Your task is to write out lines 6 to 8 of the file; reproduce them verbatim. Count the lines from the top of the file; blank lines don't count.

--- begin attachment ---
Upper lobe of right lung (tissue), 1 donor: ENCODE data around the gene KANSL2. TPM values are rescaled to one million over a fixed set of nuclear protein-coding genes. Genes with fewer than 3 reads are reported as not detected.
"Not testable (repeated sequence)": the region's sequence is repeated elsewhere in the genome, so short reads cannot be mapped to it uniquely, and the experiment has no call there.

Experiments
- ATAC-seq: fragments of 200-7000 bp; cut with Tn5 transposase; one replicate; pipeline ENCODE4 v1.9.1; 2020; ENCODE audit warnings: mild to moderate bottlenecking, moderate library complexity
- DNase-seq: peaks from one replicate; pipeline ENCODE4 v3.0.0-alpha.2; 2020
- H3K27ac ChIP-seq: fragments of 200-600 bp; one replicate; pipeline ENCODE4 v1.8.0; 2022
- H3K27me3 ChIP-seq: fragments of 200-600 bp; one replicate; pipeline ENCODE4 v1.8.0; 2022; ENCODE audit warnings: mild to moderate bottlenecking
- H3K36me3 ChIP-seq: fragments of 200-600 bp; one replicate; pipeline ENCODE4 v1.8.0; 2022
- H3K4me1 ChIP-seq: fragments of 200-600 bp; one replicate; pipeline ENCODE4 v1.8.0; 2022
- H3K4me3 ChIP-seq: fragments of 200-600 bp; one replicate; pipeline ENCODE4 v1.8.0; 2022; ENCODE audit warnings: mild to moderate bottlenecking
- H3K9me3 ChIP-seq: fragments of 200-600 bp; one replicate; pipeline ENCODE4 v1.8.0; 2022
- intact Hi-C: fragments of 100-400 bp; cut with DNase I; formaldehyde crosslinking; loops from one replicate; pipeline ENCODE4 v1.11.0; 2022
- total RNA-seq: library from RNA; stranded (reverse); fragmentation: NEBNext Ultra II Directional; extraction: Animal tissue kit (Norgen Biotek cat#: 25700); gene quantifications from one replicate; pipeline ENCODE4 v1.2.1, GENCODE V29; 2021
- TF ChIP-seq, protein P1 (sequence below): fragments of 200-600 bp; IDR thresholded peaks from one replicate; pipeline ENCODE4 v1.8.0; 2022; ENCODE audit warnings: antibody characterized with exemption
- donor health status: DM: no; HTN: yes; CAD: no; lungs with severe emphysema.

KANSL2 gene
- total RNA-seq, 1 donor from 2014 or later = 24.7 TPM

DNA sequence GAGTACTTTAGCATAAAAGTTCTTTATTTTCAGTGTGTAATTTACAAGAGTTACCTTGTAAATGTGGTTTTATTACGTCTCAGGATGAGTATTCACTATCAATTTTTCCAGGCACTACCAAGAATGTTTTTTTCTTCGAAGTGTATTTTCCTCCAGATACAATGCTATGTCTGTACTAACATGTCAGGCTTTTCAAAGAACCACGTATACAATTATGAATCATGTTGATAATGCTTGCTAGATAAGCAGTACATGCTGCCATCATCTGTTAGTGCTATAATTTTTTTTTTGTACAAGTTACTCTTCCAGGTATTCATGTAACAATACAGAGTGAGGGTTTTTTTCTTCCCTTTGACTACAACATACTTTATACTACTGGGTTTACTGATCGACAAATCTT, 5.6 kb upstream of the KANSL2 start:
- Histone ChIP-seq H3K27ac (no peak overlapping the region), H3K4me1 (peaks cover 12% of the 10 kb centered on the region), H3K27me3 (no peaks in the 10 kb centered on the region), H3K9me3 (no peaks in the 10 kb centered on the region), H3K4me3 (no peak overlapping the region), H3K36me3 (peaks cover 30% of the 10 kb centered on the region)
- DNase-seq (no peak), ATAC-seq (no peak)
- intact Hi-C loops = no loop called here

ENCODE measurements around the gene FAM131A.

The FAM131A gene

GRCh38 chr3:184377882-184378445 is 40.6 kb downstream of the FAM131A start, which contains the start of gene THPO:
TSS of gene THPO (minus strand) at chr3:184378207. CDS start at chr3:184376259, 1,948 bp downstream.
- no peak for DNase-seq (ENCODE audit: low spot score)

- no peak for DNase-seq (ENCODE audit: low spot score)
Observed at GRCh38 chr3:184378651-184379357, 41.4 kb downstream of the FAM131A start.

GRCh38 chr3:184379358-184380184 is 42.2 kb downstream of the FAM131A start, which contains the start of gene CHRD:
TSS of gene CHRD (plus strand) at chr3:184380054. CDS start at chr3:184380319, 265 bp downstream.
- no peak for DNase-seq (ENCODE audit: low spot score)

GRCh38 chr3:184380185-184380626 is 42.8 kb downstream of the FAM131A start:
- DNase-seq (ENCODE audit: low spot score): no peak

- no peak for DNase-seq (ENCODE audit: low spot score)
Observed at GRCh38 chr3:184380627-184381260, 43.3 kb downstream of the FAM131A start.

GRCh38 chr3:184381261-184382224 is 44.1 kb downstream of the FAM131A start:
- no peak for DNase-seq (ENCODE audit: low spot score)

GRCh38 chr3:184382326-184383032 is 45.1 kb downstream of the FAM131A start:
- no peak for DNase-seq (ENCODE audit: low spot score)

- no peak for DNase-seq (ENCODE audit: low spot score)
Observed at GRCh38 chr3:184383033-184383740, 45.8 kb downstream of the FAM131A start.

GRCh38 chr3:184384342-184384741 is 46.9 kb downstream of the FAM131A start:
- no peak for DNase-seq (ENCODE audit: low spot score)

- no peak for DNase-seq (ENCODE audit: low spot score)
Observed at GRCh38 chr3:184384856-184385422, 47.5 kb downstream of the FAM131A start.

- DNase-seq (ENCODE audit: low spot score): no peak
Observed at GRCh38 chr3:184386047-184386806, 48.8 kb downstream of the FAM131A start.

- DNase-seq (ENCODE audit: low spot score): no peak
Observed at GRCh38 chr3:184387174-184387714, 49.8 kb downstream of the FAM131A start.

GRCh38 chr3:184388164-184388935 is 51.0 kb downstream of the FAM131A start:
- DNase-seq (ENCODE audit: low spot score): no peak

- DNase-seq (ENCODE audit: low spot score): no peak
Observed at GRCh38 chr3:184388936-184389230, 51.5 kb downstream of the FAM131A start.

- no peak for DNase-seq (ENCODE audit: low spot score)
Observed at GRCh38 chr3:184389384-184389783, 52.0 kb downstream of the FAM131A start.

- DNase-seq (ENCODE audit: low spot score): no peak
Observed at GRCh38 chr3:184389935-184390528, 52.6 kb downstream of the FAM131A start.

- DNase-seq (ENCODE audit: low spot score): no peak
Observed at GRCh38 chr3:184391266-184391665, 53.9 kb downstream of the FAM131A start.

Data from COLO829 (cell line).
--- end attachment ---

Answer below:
- H3K27ac ChIP-seq: fragments of 200-600 bp; one replicate; pipeline ENCODE4 v1.8.0; 2022
- H3K27me3 ChIP-seq: fragments of 200-600 bp; one replicate; pipeline ENCODE4 v1.8.0; 2022; ENCODE audit warnings: mild to moderate bottlenecking
- H3K36me3 ChIP-seq: fragments of 200-600 bp; one replicate; pipeline ENCODE4 v1.8.0; 2022